Berkshire Hathaway’s Charlie Munger-backed external fund manager Li Lu is quick to say this when he says “The biggest risk in investing is not price volatility, but if you will suffer a loss. permanent capital “. So it seems like smart money knows that debt – which is usually involved in bankruptcies – is a very important factor, when you assess the level of risk of a business. Above all, Grupo Minsa, SAB de CV (BMV: MINSAB) is in debt. But does this debt worry shareholders?
When is debt dangerous?
Debts and other liabilities become risky for a business when it cannot easily meet these obligations, either with free cash flow or by raising capital at an attractive price. An integral part of capitalism is the process of “creative destruction” where bankrupt companies are ruthlessly liquidated by their bankers. However, a more common (but still costly) situation is where a company has to dilute its shareholders at a cheap share price just to get its debt under control. By replacing dilution, however, debt can be a very good tool for companies that need capital to invest in growth at high rates of return. The first thing to do when considering how much debt a business uses is to look at its cash flow and debt together.
Check out our latest analysis for Grupo Minsa. of
What is Grupo Minsa. debt ?
You can click on the graph below for historical figures, but it shows that Grupo Minsa. de had a debt of M $ 717.4 million in September 2021, up from M $ 1.05 billion a year earlier. However, it has Mexican $ 92.7 million in cash offsetting this, which leads to net debt of around Mexican $ 624.7 million.
How healthy is Grupo Minsa. the record of?
The most recent balance sheet shows that Grupo Minsa. de had a liability of M $ 1.07 billion maturing within one year and a liability of M $ 252.6 million beyond. On the other hand, he had cash of 92.7 million Mexican dollars and 1.50 billion Mexican dollars in receivables due within one year. So he actually has 270.3 million Mexican dollars Following liquid assets as total liabilities.
This surplus suggests that Grupo Minsa. de has a prudent balance sheet and could probably eliminate its debt without too much difficulty.
We measure a company’s indebtedness relative to its earning power by looking at its net debt divided by its earnings before interest, taxes, depreciation, and amortization (EBITDA) and calculating the ease with which its earnings before interest and taxes (EBIT ) covers its interests. costs (interest coverage). Thus, we consider debt versus earnings with and without amortization expenses.
Minsa Group. De’s net debt is 2.5 times its EBITDA, which represents significant leverage but still reasonable. But its EBIT was around 16.3 times its interest expense, implying that the company isn’t really paying a high cost to maintain that level of debt. Even if the low cost turned out to be unsustainable, that’s a good sign. Especially, Grupo Minsa. De’s EBIT has fallen 38% over the past twelve months. If this profit trend continues, paying off debt will be about as easy as driving cats on a roller coaster. When analyzing debt levels, the balance sheet is the obvious starting point. But you can’t look at debt in isolation; from Grupo Minsa. de will need income to pay off this debt. So, when considering debt, it is really worth looking at the profit trend. Click here for an interactive snapshot.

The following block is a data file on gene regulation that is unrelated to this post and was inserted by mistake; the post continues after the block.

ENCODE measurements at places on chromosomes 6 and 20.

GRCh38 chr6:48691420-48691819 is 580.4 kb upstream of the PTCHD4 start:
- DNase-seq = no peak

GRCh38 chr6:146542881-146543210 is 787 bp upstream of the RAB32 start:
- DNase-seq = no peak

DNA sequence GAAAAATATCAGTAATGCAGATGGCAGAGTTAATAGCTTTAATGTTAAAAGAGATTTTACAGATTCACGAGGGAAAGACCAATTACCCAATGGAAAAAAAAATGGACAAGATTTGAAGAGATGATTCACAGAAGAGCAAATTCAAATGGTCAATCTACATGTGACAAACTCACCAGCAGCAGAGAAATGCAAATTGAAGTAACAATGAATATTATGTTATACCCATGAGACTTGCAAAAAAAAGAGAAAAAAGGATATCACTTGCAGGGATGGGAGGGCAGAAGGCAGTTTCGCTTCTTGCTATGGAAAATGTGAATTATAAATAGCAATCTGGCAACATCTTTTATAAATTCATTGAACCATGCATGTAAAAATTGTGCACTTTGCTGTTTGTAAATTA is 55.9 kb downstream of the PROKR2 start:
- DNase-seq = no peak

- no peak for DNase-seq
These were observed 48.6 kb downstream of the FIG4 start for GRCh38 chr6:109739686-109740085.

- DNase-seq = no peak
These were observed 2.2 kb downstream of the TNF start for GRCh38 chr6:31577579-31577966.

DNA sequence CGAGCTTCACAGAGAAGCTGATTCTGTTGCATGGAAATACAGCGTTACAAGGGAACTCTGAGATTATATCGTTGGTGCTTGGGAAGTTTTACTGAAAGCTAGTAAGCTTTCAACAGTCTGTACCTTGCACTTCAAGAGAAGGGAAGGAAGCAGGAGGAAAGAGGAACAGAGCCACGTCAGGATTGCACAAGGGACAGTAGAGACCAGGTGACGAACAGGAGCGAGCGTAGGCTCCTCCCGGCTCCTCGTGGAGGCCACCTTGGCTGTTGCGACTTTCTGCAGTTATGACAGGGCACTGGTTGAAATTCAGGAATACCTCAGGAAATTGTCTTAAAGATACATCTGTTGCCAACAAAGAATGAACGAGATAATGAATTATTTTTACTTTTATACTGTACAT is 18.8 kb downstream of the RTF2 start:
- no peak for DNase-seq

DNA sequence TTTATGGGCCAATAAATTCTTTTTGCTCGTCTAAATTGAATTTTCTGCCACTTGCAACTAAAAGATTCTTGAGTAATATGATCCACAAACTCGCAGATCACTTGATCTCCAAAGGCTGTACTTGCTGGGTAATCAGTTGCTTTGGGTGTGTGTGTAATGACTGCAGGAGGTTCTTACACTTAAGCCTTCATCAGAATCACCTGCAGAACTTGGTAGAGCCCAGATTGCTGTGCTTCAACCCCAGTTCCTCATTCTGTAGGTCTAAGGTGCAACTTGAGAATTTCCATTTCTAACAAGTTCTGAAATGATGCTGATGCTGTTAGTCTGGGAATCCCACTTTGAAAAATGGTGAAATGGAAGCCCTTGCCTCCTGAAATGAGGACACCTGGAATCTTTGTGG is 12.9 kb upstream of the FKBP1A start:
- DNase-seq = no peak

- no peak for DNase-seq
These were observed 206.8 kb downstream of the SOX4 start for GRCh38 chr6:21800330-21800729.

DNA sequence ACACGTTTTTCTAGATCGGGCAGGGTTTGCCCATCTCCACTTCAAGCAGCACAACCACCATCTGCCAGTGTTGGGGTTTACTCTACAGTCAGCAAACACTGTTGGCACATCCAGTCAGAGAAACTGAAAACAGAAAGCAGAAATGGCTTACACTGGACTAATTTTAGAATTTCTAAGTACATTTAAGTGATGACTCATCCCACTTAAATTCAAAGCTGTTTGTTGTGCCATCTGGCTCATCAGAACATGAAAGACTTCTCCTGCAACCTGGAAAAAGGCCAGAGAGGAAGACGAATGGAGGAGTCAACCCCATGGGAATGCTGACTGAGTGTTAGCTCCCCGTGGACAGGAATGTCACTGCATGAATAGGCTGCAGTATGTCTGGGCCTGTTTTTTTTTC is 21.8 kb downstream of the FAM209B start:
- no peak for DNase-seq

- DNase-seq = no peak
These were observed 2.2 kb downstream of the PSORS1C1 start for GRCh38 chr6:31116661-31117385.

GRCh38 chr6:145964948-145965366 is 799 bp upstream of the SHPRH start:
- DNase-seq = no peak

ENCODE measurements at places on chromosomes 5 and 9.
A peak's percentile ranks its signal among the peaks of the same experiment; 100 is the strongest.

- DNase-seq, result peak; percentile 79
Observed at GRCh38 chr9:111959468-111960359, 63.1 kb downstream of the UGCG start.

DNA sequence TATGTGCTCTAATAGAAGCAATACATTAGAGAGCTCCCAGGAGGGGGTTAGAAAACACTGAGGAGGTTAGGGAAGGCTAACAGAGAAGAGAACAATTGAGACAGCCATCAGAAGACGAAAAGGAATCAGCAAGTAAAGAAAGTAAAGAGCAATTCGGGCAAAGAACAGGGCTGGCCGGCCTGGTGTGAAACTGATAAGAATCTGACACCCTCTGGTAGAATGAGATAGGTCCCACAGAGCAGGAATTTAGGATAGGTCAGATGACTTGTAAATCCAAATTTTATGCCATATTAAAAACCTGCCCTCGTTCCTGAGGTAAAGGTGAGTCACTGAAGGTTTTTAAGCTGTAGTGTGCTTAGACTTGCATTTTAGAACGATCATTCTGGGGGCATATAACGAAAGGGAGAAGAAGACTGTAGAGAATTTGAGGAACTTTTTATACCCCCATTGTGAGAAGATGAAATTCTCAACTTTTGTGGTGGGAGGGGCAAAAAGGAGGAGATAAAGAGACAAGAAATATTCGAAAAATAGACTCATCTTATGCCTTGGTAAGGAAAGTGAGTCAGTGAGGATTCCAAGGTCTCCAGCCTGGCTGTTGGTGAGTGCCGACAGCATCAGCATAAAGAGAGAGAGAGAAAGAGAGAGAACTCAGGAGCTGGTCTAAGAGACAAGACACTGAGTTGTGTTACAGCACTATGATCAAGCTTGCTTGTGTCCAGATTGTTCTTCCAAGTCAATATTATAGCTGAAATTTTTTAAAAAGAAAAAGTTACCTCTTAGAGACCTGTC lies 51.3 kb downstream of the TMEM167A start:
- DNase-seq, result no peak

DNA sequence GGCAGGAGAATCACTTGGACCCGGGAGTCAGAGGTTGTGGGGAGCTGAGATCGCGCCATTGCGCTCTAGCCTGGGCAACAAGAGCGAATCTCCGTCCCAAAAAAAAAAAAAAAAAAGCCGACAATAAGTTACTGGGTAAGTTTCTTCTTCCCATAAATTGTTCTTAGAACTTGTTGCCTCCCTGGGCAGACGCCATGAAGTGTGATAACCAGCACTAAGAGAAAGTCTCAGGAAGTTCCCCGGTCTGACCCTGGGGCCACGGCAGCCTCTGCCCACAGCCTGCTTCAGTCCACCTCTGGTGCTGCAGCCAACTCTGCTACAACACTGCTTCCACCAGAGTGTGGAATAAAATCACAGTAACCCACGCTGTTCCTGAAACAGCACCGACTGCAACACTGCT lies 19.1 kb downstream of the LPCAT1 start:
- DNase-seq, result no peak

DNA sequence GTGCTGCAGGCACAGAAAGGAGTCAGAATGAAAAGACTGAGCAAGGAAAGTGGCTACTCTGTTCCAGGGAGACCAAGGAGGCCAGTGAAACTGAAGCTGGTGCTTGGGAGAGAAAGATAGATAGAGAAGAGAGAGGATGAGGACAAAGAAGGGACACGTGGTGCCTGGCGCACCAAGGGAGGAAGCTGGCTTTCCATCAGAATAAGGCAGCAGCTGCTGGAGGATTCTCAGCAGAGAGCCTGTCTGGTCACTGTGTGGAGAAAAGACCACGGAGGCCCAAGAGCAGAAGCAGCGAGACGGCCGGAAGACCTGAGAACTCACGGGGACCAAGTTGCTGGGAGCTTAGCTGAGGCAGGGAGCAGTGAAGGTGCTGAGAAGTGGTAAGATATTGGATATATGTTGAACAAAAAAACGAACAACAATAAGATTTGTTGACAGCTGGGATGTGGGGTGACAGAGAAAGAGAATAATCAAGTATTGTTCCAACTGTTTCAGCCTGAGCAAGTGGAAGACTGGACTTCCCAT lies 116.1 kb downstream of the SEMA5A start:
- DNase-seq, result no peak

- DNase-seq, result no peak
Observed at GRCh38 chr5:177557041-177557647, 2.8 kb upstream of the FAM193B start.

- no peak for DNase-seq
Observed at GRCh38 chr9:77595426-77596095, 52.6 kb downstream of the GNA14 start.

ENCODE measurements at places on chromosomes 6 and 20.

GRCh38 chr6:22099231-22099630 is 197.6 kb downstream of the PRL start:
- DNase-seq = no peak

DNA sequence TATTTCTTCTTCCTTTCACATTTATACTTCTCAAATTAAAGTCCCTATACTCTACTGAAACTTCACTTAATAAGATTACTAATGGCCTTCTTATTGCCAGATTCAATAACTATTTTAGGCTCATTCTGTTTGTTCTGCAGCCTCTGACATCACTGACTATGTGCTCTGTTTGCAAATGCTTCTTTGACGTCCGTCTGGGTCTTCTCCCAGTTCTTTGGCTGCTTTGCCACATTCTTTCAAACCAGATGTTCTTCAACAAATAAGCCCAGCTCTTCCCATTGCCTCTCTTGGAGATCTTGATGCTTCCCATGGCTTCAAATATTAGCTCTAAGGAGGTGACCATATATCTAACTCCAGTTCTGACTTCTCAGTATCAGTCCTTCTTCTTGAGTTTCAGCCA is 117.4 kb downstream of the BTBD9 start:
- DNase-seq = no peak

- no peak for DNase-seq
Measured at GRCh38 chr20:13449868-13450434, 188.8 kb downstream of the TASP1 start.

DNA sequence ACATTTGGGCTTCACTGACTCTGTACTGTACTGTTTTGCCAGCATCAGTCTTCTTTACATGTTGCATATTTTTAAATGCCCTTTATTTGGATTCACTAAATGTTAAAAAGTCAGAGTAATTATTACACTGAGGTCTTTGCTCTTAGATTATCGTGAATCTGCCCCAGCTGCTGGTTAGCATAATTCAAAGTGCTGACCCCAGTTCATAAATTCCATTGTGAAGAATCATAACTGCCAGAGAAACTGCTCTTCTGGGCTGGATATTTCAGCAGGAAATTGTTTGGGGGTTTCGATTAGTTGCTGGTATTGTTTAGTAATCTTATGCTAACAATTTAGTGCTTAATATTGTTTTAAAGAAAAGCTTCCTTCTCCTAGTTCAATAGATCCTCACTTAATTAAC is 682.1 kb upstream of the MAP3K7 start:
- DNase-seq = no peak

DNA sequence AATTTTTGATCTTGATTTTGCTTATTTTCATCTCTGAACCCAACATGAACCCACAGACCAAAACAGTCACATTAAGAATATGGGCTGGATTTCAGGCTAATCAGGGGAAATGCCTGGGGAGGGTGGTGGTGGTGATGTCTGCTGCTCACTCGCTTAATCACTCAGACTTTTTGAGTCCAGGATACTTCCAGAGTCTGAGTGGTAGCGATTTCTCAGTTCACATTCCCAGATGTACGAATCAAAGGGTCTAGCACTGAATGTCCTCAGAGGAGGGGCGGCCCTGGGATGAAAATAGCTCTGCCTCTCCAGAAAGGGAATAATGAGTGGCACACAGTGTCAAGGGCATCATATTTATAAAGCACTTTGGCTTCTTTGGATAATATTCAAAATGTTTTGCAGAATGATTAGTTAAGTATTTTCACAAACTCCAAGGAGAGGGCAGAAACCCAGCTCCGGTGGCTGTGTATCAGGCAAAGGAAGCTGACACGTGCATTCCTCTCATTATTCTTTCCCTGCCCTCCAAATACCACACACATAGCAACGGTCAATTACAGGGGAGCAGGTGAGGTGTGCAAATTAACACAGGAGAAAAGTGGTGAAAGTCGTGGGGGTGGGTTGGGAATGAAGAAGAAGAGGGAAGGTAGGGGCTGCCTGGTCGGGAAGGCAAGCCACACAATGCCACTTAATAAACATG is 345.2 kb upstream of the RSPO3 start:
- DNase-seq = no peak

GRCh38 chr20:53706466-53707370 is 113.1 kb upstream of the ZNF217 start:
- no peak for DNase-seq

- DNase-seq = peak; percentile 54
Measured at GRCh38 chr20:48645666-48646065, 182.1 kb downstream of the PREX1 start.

Finally, a business needs free cash flow to pay off debts; accounting profits are not enough. The logical step is therefore to examine the proportion of this EBIT that corresponds to the actual free cash flow. Over the past three years, Grupo Minsa. of burned a lot of money. While investors no doubt expect this situation to reverse in due course, this clearly means its use of debt is riskier.
Our point of view
Neither Grupo Minsa. de’s ability to increase its EBIT and its conversion of EBIT to free cash flow gave us confidence in its ability to take on more debt. But the good news is that he seems to be able to easily cover his interest charges with his EBIT. Taking the factors mentioned above together, we believe that Grupo Minsa. debt poses certain risks to the business. So while this leverage increases returns on equity, we wouldn’t really want to see it increase from here. The balance sheet is clearly the area to focus on when analyzing debt. But at the end of the day, every business can contain risks that exist off the balance sheet. For example – Grupo Minsa. from to 1 warning sign we think you should be aware.
At the end of the day, it’s often best to focus on businesses that don’t have net debt. You can access our special list of these companies (all with a history of profit growth). It’s free.
This Simply Wall St article is general in nature. We provide commentary based on historical data and analyst forecasts using only unbiased methodology and our articles are not intended to be financial advice. It does not constitute a recommendation to buy or sell shares and does not take into account your goals or your financial situation. Our aim is to bring you long-term, targeted analysis based on fundamental data. Note that our analysis may not take into account the latest announcements from price sensitive companies or qualitative documents. Simply Wall St has no position in any of the stocks mentioned.
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